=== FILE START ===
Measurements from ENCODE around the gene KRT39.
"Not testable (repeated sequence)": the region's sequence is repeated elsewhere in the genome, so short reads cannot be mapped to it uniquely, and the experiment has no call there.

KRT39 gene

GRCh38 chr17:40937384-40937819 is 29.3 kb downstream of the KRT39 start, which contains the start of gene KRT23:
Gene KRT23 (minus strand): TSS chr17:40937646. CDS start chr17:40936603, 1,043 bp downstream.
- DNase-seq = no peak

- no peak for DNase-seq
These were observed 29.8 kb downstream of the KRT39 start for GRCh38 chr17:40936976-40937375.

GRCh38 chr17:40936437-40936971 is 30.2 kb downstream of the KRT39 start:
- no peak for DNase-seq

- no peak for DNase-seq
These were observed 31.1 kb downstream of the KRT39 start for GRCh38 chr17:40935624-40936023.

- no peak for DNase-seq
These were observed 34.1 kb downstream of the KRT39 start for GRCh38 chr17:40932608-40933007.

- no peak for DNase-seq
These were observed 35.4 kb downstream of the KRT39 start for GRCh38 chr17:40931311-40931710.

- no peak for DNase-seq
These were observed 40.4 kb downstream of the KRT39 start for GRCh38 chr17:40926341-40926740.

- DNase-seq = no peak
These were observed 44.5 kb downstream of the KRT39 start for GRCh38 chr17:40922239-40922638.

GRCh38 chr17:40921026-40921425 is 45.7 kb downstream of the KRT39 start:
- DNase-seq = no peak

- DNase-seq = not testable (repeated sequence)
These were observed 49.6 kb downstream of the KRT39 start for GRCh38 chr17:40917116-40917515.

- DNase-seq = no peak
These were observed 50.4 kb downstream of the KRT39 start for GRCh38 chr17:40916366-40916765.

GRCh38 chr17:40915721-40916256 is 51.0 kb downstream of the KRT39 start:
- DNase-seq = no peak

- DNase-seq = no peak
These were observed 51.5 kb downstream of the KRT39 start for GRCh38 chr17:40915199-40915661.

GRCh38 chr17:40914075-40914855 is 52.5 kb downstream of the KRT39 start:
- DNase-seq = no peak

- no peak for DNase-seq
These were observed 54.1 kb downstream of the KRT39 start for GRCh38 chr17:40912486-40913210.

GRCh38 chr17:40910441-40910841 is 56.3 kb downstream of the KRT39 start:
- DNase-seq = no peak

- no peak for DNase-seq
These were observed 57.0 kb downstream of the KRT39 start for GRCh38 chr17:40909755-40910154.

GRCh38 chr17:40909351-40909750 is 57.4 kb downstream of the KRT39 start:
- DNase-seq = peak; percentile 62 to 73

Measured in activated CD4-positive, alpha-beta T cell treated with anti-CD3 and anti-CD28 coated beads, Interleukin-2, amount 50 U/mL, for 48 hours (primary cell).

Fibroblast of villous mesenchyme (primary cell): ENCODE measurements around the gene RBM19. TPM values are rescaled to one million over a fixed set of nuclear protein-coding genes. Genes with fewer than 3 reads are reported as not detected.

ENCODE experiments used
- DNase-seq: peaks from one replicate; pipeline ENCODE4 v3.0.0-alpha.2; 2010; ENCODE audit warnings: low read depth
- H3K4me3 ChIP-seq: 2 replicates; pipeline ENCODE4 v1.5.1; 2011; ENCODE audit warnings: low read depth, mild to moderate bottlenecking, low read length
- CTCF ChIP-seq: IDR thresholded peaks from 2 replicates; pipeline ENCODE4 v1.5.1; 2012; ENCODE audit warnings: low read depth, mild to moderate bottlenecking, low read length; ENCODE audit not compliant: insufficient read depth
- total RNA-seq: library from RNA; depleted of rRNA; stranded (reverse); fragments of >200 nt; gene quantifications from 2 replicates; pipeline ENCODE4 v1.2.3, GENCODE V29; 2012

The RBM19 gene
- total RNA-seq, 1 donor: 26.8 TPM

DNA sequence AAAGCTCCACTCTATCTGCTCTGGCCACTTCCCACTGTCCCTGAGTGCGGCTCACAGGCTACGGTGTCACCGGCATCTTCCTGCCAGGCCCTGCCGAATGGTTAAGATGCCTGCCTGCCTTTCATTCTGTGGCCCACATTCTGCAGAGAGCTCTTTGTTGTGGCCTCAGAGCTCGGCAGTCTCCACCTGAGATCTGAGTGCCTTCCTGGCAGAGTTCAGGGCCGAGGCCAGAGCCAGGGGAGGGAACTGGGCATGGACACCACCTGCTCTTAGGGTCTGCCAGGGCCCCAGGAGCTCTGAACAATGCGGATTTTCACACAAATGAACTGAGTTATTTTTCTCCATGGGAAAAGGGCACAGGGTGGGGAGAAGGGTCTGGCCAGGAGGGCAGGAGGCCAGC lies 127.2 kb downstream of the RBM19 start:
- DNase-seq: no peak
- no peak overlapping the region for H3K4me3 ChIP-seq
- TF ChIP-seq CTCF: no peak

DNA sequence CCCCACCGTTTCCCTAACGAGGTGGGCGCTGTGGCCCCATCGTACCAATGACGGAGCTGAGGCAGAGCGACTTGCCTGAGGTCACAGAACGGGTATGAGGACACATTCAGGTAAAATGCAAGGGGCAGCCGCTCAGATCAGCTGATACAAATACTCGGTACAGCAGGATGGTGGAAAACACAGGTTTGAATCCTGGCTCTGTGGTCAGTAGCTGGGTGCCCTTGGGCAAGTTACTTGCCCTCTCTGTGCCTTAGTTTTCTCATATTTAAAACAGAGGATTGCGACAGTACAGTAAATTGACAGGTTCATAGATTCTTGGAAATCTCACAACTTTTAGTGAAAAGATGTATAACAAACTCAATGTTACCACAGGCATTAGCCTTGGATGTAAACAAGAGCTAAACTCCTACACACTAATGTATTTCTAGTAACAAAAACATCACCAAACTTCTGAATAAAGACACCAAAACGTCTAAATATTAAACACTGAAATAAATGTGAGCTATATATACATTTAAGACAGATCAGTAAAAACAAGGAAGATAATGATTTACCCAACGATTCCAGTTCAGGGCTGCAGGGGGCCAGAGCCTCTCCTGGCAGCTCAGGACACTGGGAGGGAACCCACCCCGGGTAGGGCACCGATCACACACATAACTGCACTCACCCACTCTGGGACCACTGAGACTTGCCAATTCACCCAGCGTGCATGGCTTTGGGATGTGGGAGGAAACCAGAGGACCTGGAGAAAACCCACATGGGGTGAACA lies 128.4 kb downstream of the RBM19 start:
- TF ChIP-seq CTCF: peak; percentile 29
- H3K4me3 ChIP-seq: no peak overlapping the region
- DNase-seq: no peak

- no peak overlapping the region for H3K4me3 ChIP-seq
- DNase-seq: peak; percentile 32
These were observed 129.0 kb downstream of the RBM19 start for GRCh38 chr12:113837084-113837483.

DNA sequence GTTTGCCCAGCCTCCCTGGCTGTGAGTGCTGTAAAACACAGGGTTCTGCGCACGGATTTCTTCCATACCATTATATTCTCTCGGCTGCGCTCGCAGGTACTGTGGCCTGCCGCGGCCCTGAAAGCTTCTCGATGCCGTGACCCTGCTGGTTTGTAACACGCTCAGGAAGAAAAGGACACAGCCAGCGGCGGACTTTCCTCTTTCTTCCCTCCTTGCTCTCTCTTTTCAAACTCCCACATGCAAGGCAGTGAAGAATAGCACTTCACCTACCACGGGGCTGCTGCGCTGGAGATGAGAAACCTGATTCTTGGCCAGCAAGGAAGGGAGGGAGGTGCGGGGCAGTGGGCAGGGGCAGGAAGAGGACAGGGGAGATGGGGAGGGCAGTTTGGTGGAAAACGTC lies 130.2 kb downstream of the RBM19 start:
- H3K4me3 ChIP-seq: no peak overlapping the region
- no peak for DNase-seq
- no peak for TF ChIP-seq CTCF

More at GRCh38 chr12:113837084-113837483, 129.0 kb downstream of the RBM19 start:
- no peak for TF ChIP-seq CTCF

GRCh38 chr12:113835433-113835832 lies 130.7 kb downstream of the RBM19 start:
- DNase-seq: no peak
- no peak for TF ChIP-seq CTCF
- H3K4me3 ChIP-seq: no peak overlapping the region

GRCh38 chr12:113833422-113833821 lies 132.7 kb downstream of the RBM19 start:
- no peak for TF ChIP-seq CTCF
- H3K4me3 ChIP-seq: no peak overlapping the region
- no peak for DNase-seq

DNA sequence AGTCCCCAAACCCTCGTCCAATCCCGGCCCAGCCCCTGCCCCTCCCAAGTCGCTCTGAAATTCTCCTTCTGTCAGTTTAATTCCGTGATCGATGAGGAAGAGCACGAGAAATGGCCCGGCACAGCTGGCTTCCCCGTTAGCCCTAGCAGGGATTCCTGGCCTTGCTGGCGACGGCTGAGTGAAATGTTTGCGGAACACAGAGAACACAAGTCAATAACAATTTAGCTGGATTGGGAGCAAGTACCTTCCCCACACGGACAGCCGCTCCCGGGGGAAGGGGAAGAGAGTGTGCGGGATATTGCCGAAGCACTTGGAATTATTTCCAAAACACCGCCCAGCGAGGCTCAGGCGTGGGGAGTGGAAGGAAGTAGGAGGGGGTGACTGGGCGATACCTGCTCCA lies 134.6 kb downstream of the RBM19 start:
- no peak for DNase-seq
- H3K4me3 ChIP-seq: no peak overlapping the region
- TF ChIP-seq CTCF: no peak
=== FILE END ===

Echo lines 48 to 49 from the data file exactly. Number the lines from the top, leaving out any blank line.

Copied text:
The RBM19 gene
- total RNA-seq, 1 donor: 26.8 TPM